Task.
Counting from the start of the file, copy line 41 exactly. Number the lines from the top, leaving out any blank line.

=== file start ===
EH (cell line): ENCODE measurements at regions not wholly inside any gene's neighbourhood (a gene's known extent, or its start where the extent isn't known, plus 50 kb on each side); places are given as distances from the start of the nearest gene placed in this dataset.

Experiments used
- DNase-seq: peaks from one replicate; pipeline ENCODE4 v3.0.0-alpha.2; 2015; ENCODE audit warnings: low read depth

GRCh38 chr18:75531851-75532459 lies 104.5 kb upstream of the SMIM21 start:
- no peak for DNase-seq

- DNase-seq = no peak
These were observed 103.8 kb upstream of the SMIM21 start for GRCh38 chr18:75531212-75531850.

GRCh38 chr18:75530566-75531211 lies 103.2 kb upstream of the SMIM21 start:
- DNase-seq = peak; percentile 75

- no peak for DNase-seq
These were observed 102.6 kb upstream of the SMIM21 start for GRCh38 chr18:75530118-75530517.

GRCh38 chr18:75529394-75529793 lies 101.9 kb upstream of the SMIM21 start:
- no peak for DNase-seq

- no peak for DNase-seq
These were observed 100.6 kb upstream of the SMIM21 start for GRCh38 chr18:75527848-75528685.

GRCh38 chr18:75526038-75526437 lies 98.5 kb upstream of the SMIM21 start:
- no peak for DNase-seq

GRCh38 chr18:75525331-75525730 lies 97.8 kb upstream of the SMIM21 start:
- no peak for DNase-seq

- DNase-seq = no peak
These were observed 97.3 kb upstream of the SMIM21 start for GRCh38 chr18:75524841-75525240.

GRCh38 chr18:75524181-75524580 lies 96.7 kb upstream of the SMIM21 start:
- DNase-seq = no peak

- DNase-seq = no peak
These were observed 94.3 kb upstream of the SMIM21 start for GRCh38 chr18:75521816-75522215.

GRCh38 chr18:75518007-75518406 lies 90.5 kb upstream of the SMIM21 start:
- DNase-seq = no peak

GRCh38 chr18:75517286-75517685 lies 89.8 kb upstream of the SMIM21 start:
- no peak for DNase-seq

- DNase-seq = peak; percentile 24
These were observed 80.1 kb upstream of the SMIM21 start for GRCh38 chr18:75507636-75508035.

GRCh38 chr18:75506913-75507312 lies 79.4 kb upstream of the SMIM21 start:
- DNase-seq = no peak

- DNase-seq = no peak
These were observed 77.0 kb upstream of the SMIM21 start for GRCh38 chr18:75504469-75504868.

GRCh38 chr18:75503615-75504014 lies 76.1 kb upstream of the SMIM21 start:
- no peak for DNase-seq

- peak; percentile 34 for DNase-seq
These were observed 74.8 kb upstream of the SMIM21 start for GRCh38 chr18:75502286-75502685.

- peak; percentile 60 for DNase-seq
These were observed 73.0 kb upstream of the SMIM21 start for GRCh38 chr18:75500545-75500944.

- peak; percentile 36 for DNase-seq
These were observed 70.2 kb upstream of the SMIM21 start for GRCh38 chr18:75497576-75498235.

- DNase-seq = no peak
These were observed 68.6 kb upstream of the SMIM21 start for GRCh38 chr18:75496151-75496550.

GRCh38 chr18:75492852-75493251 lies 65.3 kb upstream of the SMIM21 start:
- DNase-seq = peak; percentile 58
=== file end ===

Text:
These were observed 73.0 kb upstream of the SMIM21 start for GRCh38 chr18:75500545-75500944.